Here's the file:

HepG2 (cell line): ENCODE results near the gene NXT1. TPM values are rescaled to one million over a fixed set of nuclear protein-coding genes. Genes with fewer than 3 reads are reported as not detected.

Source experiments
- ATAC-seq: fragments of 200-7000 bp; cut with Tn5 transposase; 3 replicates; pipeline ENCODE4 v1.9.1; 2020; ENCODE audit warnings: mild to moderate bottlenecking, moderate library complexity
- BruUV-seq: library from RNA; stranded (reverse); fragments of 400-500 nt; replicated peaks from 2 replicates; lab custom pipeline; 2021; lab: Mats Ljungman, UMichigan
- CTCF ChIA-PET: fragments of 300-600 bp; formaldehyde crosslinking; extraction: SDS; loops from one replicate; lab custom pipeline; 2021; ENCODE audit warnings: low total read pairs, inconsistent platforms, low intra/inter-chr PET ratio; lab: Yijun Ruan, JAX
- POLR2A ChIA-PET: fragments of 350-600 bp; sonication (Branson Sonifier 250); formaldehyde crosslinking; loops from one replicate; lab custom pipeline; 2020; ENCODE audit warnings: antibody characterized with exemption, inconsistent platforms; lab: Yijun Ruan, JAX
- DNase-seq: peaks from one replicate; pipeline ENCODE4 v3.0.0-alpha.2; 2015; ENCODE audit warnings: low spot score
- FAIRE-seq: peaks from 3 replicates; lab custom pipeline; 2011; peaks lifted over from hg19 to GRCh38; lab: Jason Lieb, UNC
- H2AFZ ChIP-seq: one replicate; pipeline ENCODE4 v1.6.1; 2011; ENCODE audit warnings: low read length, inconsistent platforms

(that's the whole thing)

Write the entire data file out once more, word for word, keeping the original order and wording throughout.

HepG2 (cell line): ENCODE results near the gene NXT1. TPM values are rescaled to one million over a fixed set of nuclear protein-coding genes. Genes with fewer than 3 reads are reported as not detected.

Source experiments
- ATAC-seq: fragments of 200-7000 bp; cut with Tn5 transposase; 3 replicates; pipeline ENCODE4 v1.9.1; 2020; ENCODE audit warnings: mild to moderate bottlenecking, moderate library complexity
- BruUV-seq: library from RNA; stranded (reverse); fragments of 400-500 nt; replicated peaks from 2 replicates; lab custom pipeline; 2021; lab: Mats Ljungman, UMichigan
- CTCF ChIA-PET: fragments of 300-600 bp; formaldehyde crosslinking; extraction: SDS; loops from one replicate; lab custom pipeline; 2021; ENCODE audit warnings: low total read pairs, inconsistent platforms, low intra/inter-chr PET ratio; lab: Yijun Ruan, JAX
- POLR2A ChIA-PET: fragments of 350-600 bp; sonication (Branson Sonifier 250); formaldehyde crosslinking; loops from one replicate; lab custom pipeline; 2020; ENCODE audit warnings: antibody characterized with exemption, inconsistent platforms; lab: Yijun Ruan, JAX
- DNase-seq: peaks from one replicate; pipeline ENCODE4 v3.0.0-alpha.2; 2015; ENCODE audit warnings: low spot score
- FAIRE-seq: peaks from 3 replicates; lab custom pipeline; 2011; peaks lifted over from hg19 to GRCh38; lab: Jason Lieb, UNC
- H2AFZ ChIP-seq: one replicate; pipeline ENCODE4 v1.6.1; 2011; ENCODE audit warnings: low read length, inconsistent platforms